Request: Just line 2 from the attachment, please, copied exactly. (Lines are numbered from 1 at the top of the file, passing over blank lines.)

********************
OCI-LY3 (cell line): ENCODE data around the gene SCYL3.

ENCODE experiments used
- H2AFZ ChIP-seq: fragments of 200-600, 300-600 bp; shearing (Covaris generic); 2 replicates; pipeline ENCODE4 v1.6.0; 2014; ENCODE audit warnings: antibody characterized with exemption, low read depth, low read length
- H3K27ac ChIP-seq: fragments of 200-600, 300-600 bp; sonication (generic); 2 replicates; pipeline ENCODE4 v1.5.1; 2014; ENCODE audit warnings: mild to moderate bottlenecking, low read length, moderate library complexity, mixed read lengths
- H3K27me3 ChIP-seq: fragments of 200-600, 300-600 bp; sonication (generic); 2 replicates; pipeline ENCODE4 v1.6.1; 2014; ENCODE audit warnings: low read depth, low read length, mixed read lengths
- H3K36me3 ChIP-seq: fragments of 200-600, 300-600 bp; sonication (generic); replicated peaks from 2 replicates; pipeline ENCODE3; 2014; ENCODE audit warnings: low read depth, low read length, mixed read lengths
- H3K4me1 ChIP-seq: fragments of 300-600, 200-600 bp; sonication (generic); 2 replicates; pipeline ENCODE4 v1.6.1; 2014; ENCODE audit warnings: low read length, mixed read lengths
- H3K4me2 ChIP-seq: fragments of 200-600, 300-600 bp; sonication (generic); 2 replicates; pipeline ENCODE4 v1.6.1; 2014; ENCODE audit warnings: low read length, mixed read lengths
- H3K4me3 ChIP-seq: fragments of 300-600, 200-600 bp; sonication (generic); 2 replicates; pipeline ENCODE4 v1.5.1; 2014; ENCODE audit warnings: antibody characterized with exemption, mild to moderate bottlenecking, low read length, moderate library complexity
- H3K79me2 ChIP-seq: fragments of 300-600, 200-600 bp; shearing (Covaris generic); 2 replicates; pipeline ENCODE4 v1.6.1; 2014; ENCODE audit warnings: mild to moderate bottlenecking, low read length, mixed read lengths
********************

ENCODE experiments used